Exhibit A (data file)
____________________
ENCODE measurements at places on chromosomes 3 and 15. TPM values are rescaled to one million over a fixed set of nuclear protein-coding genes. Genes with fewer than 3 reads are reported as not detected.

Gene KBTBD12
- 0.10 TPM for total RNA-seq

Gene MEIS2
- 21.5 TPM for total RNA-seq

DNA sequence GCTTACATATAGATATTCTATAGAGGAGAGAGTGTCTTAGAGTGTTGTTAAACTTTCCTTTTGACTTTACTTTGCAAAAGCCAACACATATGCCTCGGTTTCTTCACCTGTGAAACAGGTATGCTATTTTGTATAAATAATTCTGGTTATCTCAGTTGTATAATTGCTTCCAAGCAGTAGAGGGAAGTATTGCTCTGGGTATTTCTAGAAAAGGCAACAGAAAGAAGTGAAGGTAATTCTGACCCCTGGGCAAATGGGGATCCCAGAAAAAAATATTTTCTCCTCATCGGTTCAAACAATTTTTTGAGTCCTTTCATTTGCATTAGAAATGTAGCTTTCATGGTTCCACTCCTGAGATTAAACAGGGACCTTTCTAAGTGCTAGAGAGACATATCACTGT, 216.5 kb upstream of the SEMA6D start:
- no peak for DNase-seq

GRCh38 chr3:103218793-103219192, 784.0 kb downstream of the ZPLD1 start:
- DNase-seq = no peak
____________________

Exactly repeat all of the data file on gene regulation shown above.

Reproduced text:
ENCODE measurements at places on chromosomes 3 and 15. TPM values are rescaled to one million over a fixed set of nuclear protein-coding genes. Genes with fewer than 3 reads are reported as not detected.

Gene KBTBD12
- 0.10 TPM for total RNA-seq

Gene MEIS2
- 21.5 TPM for total RNA-seq

DNA sequence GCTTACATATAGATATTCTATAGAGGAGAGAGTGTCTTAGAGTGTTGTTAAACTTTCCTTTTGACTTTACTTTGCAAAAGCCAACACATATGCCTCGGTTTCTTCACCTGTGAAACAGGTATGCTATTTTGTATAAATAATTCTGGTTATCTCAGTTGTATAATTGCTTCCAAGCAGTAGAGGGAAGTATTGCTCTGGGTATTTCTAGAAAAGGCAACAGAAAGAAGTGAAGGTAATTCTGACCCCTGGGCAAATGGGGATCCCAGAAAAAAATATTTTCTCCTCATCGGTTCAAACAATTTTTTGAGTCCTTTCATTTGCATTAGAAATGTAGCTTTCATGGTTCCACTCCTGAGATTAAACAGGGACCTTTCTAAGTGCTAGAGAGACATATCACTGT, 216.5 kb upstream of the SEMA6D start:
- no peak for DNase-seq

GRCh38 chr3:103218793-103219192, 784.0 kb downstream of the ZPLD1 start:
- DNase-seq = no peak